A parent in Chisasibi recently wrote an open letter asking why the Cree School Board reduced the amount of Cree taught to her children. She wanted to know why the CSB “replaced” the Cree Language of Instruction Program (CLIP) with a formula of 50% Cree and 50% in French and/or English. Why, she asked, didn’t anyone talk to her and other parents first?

Good questions. Here’s why.

Every Indigenous language in the world is in danger of disappearing. Some Cree say “so what,” and assume their language will never be one of them. But the odds are getting worse.

According to the United Nations Educational, Scientific, and Cultural Organization (UNESCO), “Approximately 600 languages have disappeared in the last century and they continue to disappear at a rate of one language every two weeks. Up to 90 per cent of the world’s languages are likely to disappear before the end of this century if current trends are allowed to continue.”

When a language becomes extinct, the collective wisdom, knowledge, customs, and cultural identity of a people are lost forever. UNESCO says the preservation of Indigenous languages such as Cree is a “matter of great urgency.” We agree. We believe most parents do too.

We thought this had been settled a long time ago. Fifty years ago, Cree elders said they were concerned about the state of our language. They complained that younger Cree were mangling the language. Their complaints coincided with a growing demand from parents to teach Cree to their children.

UNESCO said children learned best when they had a solid foundation in their own language. Secure in their own culture and identity, children did better in school and could learn other languages later.

Cree Elders and parents knew this instinctively. They wanted Cree in their schools. But they needed qualified teachers. They didn’t have teaching materials, books and manuals. They didn’t know how they could use Cree to teach math and science. They needed to design new courses and curricula. Would they use Cree in pre-school and kindergarten?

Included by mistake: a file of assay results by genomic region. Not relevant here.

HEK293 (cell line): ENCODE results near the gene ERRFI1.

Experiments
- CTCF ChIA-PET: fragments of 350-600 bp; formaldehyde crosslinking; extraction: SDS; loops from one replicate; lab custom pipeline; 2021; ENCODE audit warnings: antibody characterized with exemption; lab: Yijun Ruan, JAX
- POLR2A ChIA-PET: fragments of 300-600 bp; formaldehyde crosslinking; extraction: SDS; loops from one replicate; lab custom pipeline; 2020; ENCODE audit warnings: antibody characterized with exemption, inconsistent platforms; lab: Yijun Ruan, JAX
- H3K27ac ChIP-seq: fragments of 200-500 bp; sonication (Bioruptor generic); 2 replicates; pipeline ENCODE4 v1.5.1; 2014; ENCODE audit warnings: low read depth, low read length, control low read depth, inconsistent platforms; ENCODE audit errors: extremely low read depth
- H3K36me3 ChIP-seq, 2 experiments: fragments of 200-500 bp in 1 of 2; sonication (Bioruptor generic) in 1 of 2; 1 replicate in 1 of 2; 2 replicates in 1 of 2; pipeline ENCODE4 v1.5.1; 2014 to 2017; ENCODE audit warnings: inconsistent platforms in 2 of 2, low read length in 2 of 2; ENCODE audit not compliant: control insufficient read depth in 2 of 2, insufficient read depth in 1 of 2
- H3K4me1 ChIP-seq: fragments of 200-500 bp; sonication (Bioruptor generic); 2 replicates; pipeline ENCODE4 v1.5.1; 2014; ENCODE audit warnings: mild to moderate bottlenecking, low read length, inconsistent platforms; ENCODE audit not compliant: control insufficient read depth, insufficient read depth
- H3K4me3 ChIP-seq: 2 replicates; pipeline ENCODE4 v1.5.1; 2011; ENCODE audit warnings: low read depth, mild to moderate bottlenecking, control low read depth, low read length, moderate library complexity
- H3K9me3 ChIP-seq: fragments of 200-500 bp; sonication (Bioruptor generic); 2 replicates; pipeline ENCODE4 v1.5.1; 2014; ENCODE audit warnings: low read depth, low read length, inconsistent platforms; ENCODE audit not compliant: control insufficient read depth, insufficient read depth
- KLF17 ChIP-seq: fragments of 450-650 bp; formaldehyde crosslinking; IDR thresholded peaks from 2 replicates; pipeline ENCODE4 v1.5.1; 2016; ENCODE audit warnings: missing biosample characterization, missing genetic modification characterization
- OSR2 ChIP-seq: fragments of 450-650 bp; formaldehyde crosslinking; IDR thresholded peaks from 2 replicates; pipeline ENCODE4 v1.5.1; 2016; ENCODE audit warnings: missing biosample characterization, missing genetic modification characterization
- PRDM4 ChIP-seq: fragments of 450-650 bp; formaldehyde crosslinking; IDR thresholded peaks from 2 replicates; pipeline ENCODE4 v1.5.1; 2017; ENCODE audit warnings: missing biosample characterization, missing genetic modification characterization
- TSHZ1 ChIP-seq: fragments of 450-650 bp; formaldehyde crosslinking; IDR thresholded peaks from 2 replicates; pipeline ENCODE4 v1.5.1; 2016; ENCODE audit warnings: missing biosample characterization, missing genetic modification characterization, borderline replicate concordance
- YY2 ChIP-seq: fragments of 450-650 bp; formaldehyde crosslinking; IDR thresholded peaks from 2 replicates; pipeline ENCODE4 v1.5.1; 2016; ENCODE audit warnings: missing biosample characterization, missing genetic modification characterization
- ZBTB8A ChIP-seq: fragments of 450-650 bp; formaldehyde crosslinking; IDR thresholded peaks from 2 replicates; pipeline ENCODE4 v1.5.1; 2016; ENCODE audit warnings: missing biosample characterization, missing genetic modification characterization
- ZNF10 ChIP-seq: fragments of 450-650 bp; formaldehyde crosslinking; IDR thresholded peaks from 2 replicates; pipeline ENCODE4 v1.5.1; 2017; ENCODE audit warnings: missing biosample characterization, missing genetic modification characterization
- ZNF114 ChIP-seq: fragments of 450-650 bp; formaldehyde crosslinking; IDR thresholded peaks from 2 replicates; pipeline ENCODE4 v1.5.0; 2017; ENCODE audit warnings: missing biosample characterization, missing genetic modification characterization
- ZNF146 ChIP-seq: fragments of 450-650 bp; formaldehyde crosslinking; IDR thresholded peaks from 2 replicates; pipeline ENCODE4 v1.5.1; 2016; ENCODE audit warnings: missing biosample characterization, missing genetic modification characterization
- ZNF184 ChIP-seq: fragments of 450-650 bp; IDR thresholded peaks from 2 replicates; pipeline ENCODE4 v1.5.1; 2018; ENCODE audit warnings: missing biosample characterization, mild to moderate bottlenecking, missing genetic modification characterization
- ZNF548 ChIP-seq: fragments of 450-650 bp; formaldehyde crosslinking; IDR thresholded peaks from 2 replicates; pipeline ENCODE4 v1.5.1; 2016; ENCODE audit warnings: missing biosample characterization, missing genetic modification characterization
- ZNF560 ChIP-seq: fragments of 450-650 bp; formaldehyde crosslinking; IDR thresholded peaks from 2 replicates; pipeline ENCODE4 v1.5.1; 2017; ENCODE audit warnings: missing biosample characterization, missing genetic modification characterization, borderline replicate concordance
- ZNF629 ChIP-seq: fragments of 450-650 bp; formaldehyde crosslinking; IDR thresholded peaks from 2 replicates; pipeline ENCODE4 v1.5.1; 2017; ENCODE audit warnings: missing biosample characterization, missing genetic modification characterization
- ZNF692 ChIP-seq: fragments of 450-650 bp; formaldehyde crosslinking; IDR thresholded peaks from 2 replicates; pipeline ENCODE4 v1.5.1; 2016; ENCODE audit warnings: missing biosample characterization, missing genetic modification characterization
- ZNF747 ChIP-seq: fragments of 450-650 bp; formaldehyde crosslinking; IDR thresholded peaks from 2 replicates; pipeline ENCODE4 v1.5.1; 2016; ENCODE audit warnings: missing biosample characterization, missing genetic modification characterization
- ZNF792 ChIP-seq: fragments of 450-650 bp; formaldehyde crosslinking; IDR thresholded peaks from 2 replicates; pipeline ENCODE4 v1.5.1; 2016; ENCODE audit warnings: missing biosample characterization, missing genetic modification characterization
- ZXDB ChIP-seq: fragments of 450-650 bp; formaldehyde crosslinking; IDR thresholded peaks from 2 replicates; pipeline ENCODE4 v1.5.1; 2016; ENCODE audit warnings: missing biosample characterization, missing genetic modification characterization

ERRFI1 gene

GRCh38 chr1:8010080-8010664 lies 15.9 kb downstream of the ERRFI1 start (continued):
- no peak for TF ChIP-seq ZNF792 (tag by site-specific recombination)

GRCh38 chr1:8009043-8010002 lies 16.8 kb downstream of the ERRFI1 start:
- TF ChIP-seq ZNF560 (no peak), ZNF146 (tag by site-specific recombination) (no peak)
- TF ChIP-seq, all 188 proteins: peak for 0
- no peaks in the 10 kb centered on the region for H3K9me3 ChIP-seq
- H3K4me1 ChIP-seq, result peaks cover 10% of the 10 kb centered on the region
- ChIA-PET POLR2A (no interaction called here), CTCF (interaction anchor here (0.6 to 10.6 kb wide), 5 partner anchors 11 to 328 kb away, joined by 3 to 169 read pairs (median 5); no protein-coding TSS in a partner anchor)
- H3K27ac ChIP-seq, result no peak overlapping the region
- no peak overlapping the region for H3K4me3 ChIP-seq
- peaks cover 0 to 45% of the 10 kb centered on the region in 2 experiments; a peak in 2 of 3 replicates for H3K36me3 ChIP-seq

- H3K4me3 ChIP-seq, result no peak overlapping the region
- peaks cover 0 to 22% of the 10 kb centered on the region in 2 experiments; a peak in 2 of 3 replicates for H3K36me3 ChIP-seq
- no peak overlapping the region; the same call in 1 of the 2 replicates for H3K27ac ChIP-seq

John Murdoch, a school principal in Waskaganish, didn’t have any teaching materials. So he made them. In 1973, he started the Cree Way Project. Then the CSB sent teachers to Manitou Community College at La Macaza to learn how to use Cree as the language of instruction and to design courses. Meanwhile, the board had to ensure that everything met provincial standards as well as parental expectations.

The James Bay and Northern Quebec Agreement brought construction crews that built roads, airfields and new communities. This brought training opportunities and jobs. It became important to learn French as well as English. Community consultations, meetings, studies — all pointed to the need for a long-range education policy on language. This led to the creation of the Cree Language of Instruction Program (CLIP).

CLIP never satisfied everyone. Communities that practiced more traditional lifestyles wanted more Cree taught at an earlier age and for longer than communities with less traditional lifestyles. Some communities felt French and English should be taught in the early grades while others wanted Cree immersion. Priorities kept changing.

Which is why we believe the CSB is wrong to change the policy. CLIP was developed with our grandchildren’s grandchildren in mind. Long-term policies, especially those intended to preserve our language, our culture and our ways of life for future generations, should never be sacrificed because of short-term thinking.